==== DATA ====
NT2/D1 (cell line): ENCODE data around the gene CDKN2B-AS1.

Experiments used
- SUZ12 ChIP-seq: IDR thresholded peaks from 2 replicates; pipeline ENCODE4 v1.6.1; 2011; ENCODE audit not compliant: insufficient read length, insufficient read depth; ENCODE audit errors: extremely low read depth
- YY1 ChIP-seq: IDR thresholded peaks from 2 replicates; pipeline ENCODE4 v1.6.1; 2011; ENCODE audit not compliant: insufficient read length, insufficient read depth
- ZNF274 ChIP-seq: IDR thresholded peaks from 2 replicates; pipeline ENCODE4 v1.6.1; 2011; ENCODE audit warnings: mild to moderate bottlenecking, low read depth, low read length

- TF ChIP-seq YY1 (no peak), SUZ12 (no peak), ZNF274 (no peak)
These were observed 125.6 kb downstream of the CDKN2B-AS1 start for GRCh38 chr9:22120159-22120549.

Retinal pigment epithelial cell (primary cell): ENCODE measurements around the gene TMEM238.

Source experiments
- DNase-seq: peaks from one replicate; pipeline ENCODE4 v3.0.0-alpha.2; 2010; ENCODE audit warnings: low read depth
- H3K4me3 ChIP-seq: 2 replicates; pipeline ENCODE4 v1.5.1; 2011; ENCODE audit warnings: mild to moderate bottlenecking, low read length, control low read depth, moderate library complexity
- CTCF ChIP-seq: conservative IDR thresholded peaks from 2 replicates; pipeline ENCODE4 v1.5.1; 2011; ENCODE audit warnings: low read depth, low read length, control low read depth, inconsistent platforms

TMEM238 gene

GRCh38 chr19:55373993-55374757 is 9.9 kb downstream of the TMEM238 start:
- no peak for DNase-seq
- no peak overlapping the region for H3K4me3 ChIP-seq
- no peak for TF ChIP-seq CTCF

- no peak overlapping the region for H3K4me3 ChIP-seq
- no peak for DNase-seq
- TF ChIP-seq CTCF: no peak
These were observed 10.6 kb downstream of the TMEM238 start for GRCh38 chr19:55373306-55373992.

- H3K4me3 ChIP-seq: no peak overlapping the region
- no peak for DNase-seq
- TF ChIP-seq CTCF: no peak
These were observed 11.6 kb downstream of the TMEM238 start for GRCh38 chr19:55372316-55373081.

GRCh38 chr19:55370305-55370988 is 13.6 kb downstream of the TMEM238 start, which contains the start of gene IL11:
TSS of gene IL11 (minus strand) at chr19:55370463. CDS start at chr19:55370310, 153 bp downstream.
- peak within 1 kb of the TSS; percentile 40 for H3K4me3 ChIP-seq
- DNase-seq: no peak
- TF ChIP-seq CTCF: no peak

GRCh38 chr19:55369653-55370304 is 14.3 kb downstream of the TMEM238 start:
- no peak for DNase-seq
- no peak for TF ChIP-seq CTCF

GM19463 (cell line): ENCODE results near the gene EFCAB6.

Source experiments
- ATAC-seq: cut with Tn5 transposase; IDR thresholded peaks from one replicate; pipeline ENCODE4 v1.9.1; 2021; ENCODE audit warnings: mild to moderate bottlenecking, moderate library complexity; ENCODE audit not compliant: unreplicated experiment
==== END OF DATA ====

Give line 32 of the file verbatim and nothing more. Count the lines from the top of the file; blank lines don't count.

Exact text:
- no peak for DNase-seq